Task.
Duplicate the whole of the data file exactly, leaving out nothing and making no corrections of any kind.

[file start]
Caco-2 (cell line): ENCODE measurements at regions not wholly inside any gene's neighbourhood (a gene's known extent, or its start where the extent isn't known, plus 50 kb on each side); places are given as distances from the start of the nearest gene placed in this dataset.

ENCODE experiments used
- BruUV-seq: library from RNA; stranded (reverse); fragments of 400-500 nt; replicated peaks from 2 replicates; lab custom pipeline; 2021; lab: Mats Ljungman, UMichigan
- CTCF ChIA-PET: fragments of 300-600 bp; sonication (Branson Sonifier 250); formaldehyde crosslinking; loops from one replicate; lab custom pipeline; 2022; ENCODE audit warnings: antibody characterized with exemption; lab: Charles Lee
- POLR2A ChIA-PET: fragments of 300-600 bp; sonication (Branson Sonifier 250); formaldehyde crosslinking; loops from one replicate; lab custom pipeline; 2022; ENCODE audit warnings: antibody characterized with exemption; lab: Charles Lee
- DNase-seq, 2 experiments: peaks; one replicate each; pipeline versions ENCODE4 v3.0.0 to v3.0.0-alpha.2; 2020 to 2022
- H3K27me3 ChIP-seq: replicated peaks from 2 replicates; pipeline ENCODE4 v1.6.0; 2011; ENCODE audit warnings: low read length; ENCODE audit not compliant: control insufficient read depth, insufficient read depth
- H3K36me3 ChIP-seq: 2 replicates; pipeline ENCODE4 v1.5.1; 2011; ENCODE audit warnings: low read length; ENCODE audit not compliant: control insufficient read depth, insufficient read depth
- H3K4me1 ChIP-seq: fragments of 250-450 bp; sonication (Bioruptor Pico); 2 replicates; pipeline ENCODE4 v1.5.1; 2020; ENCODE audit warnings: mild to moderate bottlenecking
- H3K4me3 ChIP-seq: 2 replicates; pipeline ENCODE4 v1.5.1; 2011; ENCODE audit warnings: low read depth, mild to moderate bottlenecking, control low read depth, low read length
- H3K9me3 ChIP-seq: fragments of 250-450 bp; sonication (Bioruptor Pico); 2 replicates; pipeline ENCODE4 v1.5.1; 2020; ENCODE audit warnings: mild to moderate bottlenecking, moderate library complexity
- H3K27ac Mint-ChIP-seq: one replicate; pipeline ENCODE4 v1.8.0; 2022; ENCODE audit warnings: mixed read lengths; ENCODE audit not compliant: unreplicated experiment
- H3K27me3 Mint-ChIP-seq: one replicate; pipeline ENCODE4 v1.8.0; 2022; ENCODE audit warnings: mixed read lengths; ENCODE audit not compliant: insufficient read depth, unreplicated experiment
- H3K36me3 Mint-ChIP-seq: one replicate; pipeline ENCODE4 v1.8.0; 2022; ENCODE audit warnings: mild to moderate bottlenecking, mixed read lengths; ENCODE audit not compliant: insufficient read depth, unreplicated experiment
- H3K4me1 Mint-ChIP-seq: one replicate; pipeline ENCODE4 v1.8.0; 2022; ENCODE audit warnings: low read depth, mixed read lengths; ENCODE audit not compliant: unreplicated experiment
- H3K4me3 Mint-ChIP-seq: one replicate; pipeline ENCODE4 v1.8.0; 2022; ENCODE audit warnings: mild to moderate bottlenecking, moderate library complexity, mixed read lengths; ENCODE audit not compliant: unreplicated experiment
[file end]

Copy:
Caco-2 (cell line): ENCODE measurements at regions not wholly inside any gene's neighbourhood (a gene's known extent, or its start where the extent isn't known, plus 50 kb on each side); places are given as distances from the start of the nearest gene placed in this dataset.

ENCODE experiments used
- BruUV-seq: library from RNA; stranded (reverse); fragments of 400-500 nt; replicated peaks from 2 replicates; lab custom pipeline; 2021; lab: Mats Ljungman, UMichigan
- CTCF ChIA-PET: fragments of 300-600 bp; sonication (Branson Sonifier 250); formaldehyde crosslinking; loops from one replicate; lab custom pipeline; 2022; ENCODE audit warnings: antibody characterized with exemption; lab: Charles Lee
- POLR2A ChIA-PET: fragments of 300-600 bp; sonication (Branson Sonifier 250); formaldehyde crosslinking; loops from one replicate; lab custom pipeline; 2022; ENCODE audit warnings: antibody characterized with exemption; lab: Charles Lee
- DNase-seq, 2 experiments: peaks; one replicate each; pipeline versions ENCODE4 v3.0.0 to v3.0.0-alpha.2; 2020 to 2022
- H3K27me3 ChIP-seq: replicated peaks from 2 replicates; pipeline ENCODE4 v1.6.0; 2011; ENCODE audit warnings: low read length; ENCODE audit not compliant: control insufficient read depth, insufficient read depth
- H3K36me3 ChIP-seq: 2 replicates; pipeline ENCODE4 v1.5.1; 2011; ENCODE audit warnings: low read length; ENCODE audit not compliant: control insufficient read depth, insufficient read depth
- H3K4me1 ChIP-seq: fragments of 250-450 bp; sonication (Bioruptor Pico); 2 replicates; pipeline ENCODE4 v1.5.1; 2020; ENCODE audit warnings: mild to moderate bottlenecking
- H3K4me3 ChIP-seq: 2 replicates; pipeline ENCODE4 v1.5.1; 2011; ENCODE audit warnings: low read depth, mild to moderate bottlenecking, control low read depth, low read length
- H3K9me3 ChIP-seq: fragments of 250-450 bp; sonication (Bioruptor Pico); 2 replicates; pipeline ENCODE4 v1.5.1; 2020; ENCODE audit warnings: mild to moderate bottlenecking, moderate library complexity
- H3K27ac Mint-ChIP-seq: one replicate; pipeline ENCODE4 v1.8.0; 2022; ENCODE audit warnings: mixed read lengths; ENCODE audit not compliant: unreplicated experiment
- H3K27me3 Mint-ChIP-seq: one replicate; pipeline ENCODE4 v1.8.0; 2022; ENCODE audit warnings: mixed read lengths; ENCODE audit not compliant: insufficient read depth, unreplicated experiment
- H3K36me3 Mint-ChIP-seq: one replicate; pipeline ENCODE4 v1.8.0; 2022; ENCODE audit warnings: mild to moderate bottlenecking, mixed read lengths; ENCODE audit not compliant: insufficient read depth, unreplicated experiment
- H3K4me1 Mint-ChIP-seq: one replicate; pipeline ENCODE4 v1.8.0; 2022; ENCODE audit warnings: low read depth, mixed read lengths; ENCODE audit not compliant: unreplicated experiment
- H3K4me3 Mint-ChIP-seq: one replicate; pipeline ENCODE4 v1.8.0; 2022; ENCODE audit warnings: mild to moderate bottlenecking, moderate library complexity, mixed read lengths; ENCODE audit not compliant: unreplicated experiment